When one writes about moral convictions, it's probably a good idea to consistently live up to them. That way people can still disagree with your convictions, but they have a difficult time accusing you of hypocrisy. Last week at the Conservative Political Action Conference (CPAC) in Washington, I failed to live up to one of my highest principles. Here's the background. The story about the Obama administration's attempt to force Catholic and other faith-based institutions to offer employees free contraception in their health care coverage was still fresh.
EXPLORE
April 12, 2012
I am so saddened about to read that the Piccadilly Circus is coming to Howard County ("Piccadilly Circus coming to county fairgrounds," April 5). Not only that, this article provided them with free advertising. Circus animals suffer inordinately in these venues. Please do not support any circuses that use animals. Instead enjoy the wonderful Big Apple Circus or others like it. This will teach compassion and civility to our children and others. Choosing Civility would only lead to the choice of not attending/supporting circuses such as Piccadilly, Ringling, etc. Barbara Glick Columbia
NEWS
By Frederick N. Rasmussen, The Baltimore Sun | August 27, 2014
R. Alonzo "Lonz" Childress, a civil engineer whose career with the Baltimore County Department of Public Works spanned more than 40 years, died Saturday at Johns Hopkins Hospital of complications from an infection. The Taneytown resident was 72. "Lonz was one of the most pragmatic and even-keeled persons that you'd ever meet. He was good at getting to the bottom of problems," said Brian L. Childress, a nephew who is a civil engineer with D.S. Thaler & Associates. "He always maintained a steady course and never got worked up. He could solve engineering problems without ever getting out of sync," said Mr. Childress, who lives in Perry Hall.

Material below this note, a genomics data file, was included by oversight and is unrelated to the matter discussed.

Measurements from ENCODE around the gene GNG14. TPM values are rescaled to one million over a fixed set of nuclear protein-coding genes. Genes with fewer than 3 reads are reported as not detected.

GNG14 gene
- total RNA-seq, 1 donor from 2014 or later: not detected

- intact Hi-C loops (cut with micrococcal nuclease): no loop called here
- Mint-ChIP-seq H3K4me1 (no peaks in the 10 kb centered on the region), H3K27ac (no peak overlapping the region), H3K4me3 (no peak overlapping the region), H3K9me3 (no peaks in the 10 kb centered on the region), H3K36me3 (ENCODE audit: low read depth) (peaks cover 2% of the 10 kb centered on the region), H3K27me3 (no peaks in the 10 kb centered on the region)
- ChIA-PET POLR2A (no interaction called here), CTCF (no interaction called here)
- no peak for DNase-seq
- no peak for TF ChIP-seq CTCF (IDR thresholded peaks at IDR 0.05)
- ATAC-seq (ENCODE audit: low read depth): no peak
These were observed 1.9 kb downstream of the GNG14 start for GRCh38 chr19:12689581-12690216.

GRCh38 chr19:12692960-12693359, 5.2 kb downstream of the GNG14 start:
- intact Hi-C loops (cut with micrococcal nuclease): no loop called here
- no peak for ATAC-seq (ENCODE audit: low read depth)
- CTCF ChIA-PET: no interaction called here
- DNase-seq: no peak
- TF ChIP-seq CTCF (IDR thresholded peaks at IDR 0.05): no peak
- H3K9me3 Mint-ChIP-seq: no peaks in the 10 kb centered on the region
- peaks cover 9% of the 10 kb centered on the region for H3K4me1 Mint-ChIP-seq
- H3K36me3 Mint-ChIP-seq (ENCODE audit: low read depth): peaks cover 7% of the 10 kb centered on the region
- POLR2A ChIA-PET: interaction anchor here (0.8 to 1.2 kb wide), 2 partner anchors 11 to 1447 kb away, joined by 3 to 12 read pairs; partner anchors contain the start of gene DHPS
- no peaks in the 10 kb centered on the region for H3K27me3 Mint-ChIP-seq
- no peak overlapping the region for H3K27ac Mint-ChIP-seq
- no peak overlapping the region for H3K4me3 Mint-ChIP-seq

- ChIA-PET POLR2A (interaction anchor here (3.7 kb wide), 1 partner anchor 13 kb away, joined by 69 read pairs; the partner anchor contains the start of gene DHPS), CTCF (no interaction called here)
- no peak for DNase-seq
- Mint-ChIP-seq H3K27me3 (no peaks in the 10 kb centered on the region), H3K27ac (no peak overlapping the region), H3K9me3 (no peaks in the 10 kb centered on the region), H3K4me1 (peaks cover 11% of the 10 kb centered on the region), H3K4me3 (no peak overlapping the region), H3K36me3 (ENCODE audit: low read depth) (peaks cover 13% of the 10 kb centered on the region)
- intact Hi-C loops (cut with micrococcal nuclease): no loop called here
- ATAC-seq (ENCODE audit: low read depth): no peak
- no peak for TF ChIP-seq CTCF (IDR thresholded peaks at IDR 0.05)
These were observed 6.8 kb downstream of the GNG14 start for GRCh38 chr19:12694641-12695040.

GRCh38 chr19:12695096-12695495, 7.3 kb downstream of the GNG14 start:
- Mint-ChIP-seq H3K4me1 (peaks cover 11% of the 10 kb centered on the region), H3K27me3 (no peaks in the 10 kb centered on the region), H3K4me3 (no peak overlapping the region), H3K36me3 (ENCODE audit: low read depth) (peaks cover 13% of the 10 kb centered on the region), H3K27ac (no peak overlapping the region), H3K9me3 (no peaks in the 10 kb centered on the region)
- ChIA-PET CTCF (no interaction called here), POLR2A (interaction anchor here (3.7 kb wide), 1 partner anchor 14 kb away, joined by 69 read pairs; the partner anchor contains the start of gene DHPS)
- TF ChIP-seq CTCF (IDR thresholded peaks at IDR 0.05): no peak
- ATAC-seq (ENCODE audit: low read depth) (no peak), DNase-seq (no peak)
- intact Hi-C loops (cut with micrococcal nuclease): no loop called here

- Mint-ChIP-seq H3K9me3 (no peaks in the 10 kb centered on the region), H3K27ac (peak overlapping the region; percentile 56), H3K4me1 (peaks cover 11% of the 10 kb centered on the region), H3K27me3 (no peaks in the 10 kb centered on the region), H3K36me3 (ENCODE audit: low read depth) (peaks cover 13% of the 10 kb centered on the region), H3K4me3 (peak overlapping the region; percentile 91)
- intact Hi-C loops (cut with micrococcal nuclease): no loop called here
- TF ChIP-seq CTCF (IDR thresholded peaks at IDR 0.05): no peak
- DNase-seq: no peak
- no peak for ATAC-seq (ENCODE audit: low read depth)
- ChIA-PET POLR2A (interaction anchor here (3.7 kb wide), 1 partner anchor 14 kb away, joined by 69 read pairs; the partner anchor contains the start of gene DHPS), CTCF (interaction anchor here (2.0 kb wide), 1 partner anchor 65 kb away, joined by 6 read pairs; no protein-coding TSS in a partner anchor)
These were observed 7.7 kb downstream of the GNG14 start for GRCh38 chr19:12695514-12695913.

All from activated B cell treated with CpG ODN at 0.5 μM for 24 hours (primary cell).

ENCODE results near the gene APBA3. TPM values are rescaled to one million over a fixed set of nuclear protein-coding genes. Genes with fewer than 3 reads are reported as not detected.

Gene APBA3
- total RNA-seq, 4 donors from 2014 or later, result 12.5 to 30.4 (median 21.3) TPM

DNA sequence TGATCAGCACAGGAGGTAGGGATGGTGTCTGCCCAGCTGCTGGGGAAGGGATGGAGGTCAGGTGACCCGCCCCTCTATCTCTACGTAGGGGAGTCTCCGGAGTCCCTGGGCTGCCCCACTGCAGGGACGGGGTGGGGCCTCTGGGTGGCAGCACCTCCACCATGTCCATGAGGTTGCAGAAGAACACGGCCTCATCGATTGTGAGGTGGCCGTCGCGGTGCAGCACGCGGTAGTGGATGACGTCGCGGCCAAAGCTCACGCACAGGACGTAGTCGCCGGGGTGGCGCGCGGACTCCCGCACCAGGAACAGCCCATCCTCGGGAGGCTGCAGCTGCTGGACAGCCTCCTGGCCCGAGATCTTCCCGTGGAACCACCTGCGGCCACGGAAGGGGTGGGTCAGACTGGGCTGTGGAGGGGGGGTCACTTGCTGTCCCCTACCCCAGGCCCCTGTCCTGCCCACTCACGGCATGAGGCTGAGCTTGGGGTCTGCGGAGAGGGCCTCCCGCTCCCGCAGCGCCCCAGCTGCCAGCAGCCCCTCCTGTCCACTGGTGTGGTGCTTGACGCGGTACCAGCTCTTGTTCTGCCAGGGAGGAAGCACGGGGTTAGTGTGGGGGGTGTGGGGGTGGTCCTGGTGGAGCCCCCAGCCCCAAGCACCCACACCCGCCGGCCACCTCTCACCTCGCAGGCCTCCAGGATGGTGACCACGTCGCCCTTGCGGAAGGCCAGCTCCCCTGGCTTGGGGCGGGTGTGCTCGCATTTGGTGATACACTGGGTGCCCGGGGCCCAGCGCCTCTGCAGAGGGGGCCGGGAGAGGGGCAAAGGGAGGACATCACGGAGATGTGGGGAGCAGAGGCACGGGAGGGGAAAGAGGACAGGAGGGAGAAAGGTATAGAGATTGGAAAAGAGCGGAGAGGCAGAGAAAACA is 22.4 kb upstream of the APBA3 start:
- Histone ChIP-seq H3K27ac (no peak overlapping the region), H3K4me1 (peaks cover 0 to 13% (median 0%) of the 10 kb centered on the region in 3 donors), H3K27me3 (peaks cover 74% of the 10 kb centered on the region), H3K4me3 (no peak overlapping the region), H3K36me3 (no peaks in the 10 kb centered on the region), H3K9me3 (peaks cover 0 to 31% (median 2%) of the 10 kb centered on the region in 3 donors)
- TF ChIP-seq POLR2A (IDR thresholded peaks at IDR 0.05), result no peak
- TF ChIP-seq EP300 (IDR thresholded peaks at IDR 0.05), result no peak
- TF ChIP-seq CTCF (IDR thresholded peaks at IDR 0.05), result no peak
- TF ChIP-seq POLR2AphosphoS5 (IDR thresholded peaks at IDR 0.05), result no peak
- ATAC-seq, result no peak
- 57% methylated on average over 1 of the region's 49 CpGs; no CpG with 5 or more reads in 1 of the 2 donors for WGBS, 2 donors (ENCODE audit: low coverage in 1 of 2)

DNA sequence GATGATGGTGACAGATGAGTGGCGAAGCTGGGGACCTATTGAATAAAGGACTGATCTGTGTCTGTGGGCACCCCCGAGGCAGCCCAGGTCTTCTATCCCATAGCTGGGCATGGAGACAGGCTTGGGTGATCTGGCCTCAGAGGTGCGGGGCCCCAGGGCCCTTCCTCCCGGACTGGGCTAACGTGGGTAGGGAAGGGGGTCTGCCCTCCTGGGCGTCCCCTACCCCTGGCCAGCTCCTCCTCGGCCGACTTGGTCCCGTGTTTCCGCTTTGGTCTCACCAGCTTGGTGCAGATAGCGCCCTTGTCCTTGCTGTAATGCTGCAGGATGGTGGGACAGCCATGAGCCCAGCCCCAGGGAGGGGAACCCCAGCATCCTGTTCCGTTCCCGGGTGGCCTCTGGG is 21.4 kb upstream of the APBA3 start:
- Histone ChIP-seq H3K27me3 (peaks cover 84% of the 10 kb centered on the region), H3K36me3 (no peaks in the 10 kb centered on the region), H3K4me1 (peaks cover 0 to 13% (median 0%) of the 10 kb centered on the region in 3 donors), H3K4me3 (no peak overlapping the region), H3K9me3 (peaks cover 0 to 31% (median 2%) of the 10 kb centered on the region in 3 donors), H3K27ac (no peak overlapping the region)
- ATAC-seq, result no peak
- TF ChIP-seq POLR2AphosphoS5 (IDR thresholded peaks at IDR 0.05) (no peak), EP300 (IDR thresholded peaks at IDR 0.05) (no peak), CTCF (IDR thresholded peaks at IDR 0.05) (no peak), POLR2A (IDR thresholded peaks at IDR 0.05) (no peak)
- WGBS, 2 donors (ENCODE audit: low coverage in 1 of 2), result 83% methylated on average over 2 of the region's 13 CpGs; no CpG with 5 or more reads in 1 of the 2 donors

NEWS
August 26, 2014
President Obama's decision last weekend to launch U.S. surveillance flights over Syria in preparation for possible airstrikes against the Islamist militants who have overrun large swaths of the country since June has brought the U.S. another step closer to direct involvement in the years-long civil war there. But it still hasn't resolved the most vexing question facing U.S. policymakers: How does one reverse the military gains of the radical Islamic State, which is now menacing Iraq as well, without at the same time strengthening Syrian President Bashar Assad's hold on power?